The trial of a 29-year-old East Main Street man accused of setting several small fires in the Winchester Exchange building last Septemberis expected to begin Tuesday in Circuit Court.
James Henry Cassidy, who at one time did remodeling work in the retail and office mall at 15 E. Main St., was indicted on 17 charges of arson, destruction, breaking and entering and theft in the Sept. 6 incident, in which more than $15,300 of damage was done to the building.
If convicted on all charges, Cassidy could be sentenced to more than 116 years in jail and fined more than $14,500. Usually, however, people convicted of multiple crimes serve sentences concurrently. Thelargest amount of jail time Cassidy would face on any one charge would be the 20-year sentence carried with each arson charge.
The arson charges, levied after close to two weeks of investigation by city police and the State Fire Marshal's Office, stem from several small fires at the Winchester Exchange that slightly damaged the Unique Jewelry store and the building manager's office.
A sprinkler system extinguished the fire in the jewelry store before firefighters arrived at 11 p.m.
The fire in the manager's office was put out by Mark B.Fleming, who at the time was an editor at The Carroll County Sun. During the fire, Fleming was working on the second floor of the building. The sprinkler system in the jewelry shop tripped an alarm that alerted him to the fire.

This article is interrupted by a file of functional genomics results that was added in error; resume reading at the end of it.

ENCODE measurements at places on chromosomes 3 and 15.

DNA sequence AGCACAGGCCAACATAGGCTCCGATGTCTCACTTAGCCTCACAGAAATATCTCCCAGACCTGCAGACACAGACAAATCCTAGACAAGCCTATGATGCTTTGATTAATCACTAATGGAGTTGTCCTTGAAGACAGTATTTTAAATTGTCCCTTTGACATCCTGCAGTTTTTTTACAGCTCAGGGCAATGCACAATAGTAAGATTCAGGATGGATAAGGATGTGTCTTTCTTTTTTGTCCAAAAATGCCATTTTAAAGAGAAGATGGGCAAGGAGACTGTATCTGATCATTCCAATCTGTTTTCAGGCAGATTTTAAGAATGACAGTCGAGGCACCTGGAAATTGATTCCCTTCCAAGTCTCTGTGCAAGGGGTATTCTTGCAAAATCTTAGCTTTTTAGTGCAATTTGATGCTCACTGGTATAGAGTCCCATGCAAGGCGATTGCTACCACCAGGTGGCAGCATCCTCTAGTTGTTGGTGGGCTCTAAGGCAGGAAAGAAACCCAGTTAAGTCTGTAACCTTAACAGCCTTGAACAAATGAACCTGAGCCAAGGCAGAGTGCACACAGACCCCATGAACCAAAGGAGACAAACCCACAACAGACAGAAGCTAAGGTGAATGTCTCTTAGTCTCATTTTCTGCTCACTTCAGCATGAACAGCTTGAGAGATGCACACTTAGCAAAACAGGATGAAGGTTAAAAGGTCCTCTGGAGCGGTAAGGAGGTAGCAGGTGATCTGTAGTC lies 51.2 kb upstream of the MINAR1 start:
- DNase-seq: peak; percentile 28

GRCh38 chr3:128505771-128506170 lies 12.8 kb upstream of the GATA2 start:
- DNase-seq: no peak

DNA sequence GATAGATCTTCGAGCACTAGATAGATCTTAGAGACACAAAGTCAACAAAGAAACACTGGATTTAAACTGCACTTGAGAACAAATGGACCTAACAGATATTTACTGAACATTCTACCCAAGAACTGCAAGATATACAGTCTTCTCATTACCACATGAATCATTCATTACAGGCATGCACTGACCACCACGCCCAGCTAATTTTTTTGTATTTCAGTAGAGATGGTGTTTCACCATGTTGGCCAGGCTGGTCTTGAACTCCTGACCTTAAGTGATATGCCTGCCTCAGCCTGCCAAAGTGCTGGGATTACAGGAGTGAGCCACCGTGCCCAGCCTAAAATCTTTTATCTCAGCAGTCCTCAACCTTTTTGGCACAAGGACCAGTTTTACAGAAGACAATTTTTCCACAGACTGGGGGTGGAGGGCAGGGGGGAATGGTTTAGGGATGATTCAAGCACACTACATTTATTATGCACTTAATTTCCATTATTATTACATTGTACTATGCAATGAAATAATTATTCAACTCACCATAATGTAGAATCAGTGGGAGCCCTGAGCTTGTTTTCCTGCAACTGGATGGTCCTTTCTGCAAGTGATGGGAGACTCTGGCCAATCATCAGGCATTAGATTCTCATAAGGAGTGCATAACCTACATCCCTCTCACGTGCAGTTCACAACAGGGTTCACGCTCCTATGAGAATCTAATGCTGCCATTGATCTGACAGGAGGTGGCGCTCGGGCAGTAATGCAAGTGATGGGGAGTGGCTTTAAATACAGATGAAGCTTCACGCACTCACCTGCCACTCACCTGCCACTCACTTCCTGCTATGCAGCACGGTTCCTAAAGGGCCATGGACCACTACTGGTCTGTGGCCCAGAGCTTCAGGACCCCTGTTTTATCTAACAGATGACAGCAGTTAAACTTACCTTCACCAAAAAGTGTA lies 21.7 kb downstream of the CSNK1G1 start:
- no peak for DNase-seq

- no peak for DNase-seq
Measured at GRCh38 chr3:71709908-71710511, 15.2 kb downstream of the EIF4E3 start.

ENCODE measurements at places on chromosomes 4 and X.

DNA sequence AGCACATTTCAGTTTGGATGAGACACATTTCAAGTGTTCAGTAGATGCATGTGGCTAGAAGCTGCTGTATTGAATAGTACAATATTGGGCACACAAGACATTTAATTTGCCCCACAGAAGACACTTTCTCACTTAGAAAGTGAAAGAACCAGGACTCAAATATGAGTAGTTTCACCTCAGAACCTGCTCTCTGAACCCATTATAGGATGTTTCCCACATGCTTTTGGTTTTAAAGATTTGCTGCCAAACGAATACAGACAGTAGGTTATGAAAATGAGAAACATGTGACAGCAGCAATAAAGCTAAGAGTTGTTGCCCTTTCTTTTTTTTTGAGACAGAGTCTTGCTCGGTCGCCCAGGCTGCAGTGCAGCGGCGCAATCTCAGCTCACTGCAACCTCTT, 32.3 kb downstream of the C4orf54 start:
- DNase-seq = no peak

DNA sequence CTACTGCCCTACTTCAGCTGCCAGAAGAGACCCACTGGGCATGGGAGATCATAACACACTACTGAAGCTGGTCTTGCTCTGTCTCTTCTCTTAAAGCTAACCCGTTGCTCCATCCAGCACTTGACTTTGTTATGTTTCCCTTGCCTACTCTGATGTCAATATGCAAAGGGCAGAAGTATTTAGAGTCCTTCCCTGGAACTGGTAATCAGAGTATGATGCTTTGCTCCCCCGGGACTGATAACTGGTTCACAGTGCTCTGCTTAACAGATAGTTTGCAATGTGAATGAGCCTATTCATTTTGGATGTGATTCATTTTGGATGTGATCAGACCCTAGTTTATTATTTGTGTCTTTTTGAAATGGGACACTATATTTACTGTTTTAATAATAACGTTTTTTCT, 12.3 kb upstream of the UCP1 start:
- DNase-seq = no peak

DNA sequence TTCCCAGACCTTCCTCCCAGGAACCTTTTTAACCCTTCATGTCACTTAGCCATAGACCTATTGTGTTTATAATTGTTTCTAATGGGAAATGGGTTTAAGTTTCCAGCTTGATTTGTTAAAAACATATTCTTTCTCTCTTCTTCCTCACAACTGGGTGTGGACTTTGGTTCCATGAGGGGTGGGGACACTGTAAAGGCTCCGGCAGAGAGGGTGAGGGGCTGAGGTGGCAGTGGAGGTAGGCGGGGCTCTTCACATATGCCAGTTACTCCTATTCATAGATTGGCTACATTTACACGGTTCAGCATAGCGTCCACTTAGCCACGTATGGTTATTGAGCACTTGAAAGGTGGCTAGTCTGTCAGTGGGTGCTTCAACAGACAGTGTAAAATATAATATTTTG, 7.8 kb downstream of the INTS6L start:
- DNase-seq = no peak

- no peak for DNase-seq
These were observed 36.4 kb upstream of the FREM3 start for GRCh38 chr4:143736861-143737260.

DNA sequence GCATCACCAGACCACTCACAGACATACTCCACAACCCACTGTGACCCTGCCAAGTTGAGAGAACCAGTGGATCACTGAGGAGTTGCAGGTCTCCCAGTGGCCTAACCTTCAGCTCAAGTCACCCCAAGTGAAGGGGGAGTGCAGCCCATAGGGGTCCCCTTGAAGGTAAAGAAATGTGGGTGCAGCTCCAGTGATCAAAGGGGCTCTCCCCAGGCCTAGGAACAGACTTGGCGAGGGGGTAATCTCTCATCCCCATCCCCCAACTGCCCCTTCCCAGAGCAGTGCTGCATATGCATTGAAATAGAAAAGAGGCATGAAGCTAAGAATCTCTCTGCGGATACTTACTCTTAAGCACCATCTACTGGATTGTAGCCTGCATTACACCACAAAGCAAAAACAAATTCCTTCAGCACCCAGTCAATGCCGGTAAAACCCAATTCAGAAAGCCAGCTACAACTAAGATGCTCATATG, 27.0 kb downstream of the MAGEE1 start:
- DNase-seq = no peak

He, Carroll County Sun editor Edward H. Shurand reporter Kerry R. O'Rourke had been subpoenaed by the State's Attorney's Office to testify Tuesday, but were notified late Friday they would not be needed. O'Rourke wrote the initial newspaper story of the incident, and Fleming had given a statement to city police about a possible suspect.
Units from Westminster, Pleasant Valley, Reeseand Reisterstown in Baltimore County responded to the fire.
Investigators found broken panes of glass in the doors of the manager's office and jewelry shop and a footprint on the second floor. Blood was found on the floor outside the jewelry store, police said.
City police Detective Lt. Dean Brewer investigated the case. He said telephone tips led police to interview Cassidy. He also said the caller toldpolice Cassidy fit the description of the arson suspect published innews accounts.
Court records show that during the arson investigation, police found baseball cards in Cassidy's apartment. Those cardswere taken during a January 1990 theft of Tige's, a baseball card store formerly in the mall, police said.
On Sept. 9, court records show, Cassidy told Brewer that he "had been drinking" and "to set the fire he had used a lighter." The court records also show that Cassidytold Brewer he "threw his shoes and shirt . . . along the railroad tracks to avoid detection."